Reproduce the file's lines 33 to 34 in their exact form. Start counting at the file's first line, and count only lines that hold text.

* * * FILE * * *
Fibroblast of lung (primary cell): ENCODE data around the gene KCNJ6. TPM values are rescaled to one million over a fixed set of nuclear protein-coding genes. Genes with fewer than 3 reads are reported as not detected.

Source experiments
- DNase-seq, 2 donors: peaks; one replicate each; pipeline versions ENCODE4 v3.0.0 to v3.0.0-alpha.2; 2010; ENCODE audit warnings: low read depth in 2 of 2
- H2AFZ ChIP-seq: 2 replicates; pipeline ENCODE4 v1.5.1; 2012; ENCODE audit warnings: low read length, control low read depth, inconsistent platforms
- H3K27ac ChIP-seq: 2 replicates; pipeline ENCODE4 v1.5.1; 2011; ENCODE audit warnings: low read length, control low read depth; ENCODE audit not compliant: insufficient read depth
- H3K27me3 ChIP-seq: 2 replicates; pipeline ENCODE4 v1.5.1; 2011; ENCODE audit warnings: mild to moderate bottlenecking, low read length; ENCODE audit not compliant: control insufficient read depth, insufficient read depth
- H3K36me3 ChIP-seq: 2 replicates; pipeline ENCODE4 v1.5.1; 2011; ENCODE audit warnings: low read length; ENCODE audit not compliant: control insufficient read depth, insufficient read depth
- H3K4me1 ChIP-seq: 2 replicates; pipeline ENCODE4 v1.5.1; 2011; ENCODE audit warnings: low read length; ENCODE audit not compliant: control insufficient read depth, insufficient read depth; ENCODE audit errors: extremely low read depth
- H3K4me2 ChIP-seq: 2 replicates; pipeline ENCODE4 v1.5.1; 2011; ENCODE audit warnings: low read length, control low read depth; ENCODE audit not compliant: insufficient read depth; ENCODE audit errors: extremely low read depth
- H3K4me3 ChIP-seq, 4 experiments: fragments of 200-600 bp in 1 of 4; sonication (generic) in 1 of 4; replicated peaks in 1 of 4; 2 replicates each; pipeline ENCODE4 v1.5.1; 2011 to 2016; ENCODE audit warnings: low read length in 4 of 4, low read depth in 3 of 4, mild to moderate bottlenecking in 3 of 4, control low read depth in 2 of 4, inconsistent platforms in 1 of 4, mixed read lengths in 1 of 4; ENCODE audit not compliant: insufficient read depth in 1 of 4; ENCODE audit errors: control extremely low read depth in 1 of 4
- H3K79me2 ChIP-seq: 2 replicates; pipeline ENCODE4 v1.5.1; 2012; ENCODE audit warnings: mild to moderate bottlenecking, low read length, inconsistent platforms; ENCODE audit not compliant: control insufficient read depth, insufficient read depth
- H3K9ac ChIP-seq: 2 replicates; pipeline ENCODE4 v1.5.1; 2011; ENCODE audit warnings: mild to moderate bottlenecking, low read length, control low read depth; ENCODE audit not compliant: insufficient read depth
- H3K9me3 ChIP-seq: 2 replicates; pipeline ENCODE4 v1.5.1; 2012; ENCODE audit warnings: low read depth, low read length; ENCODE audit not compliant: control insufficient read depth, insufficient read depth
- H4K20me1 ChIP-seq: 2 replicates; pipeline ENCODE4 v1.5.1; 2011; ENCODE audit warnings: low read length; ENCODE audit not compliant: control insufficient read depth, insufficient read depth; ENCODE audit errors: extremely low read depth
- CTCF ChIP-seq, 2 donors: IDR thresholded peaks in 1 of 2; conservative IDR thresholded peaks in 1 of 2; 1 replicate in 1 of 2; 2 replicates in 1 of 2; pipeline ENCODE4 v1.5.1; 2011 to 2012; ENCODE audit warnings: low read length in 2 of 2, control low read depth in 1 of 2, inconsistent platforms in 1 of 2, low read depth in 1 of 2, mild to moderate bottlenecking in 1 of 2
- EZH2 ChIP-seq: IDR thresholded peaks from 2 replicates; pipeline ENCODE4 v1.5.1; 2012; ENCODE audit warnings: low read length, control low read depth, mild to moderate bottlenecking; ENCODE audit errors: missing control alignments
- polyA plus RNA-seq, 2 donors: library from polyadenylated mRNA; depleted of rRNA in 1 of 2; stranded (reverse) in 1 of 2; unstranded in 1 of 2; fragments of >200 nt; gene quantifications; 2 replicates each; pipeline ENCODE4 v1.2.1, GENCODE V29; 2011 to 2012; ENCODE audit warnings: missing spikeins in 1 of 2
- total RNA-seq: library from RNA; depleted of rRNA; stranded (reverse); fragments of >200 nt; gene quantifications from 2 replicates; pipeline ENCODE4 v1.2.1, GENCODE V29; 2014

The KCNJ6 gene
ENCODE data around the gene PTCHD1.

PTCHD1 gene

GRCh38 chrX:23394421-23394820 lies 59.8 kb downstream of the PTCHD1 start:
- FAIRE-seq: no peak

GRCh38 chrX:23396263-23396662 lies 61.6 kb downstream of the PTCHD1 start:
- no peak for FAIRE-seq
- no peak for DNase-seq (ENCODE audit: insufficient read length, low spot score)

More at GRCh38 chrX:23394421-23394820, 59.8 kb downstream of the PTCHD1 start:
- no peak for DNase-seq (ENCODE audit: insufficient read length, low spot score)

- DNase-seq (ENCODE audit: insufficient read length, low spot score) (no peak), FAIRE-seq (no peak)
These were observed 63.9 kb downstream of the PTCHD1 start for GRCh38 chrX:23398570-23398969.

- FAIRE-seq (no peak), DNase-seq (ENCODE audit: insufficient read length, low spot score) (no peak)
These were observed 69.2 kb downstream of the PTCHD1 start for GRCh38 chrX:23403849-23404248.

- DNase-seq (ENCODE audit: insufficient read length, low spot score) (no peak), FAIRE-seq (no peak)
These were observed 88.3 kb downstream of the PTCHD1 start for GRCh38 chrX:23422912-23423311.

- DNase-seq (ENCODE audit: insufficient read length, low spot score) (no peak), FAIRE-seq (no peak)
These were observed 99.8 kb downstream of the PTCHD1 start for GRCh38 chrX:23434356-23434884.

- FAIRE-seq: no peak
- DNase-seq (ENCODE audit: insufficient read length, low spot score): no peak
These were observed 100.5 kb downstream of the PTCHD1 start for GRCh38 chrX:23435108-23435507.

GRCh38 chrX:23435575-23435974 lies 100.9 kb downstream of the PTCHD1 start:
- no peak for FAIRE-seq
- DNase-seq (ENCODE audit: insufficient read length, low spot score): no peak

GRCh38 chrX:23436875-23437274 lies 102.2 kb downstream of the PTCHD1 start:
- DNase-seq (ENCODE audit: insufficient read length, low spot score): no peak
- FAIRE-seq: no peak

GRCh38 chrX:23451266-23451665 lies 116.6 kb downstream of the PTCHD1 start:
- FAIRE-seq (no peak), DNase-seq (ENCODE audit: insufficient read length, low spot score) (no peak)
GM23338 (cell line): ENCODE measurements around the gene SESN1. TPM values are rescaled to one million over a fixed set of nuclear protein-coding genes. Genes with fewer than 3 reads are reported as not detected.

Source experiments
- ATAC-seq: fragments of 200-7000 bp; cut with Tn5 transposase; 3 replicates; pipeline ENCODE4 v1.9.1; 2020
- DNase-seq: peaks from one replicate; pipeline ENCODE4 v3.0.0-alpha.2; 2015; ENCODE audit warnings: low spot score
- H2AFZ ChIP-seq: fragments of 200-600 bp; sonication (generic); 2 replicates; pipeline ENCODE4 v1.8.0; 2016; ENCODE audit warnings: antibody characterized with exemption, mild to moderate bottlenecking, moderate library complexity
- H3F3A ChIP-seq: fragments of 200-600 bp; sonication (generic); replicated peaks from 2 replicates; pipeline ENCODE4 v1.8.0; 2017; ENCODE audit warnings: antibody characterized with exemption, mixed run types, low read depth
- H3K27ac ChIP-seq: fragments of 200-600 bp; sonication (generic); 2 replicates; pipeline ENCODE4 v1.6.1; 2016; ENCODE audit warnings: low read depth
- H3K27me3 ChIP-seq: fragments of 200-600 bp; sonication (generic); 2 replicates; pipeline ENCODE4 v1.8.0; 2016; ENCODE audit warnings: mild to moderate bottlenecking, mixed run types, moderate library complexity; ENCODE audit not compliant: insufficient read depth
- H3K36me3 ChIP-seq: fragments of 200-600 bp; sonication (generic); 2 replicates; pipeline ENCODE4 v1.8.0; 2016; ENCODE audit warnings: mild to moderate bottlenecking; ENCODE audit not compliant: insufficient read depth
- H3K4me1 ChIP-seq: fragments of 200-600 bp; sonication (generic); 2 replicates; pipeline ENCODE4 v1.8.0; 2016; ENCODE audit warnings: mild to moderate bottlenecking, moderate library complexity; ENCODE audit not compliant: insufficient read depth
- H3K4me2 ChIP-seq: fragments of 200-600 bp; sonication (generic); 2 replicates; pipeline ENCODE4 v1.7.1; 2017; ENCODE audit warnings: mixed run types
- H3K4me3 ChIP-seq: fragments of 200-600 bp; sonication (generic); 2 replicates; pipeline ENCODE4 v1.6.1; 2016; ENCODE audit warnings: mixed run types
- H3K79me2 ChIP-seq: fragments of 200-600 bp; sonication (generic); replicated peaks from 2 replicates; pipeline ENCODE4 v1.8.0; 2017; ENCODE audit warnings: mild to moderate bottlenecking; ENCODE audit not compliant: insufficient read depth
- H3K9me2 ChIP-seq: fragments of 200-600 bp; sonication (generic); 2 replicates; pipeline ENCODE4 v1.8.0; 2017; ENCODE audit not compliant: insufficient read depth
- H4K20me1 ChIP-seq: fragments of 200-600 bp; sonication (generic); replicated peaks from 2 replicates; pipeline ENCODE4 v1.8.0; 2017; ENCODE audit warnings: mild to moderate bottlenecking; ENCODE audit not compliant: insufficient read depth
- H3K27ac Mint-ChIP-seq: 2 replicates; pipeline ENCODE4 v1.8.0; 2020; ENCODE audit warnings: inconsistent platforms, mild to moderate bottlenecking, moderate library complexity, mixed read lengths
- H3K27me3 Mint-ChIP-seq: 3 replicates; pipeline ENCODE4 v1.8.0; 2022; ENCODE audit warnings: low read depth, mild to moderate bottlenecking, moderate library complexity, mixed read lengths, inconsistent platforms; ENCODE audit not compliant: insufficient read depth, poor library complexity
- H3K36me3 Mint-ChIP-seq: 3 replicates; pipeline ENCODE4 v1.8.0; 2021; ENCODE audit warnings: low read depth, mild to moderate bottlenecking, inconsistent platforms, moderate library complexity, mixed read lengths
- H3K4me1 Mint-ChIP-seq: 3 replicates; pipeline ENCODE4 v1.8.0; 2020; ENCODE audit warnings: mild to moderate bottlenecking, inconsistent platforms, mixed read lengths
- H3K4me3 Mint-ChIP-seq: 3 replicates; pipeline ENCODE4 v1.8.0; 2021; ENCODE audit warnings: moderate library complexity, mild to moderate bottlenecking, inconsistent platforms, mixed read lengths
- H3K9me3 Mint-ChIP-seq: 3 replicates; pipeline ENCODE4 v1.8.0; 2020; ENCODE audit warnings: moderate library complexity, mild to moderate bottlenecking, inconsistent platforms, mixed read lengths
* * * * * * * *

- DNase-seq (ENCODE audit: insufficient read length, low spot score) (no peak), FAIRE-seq (no peak)
These were observed 88.3 kb downstream of the PTCHD1 start for GRCh38 chrX:23422912-23423311.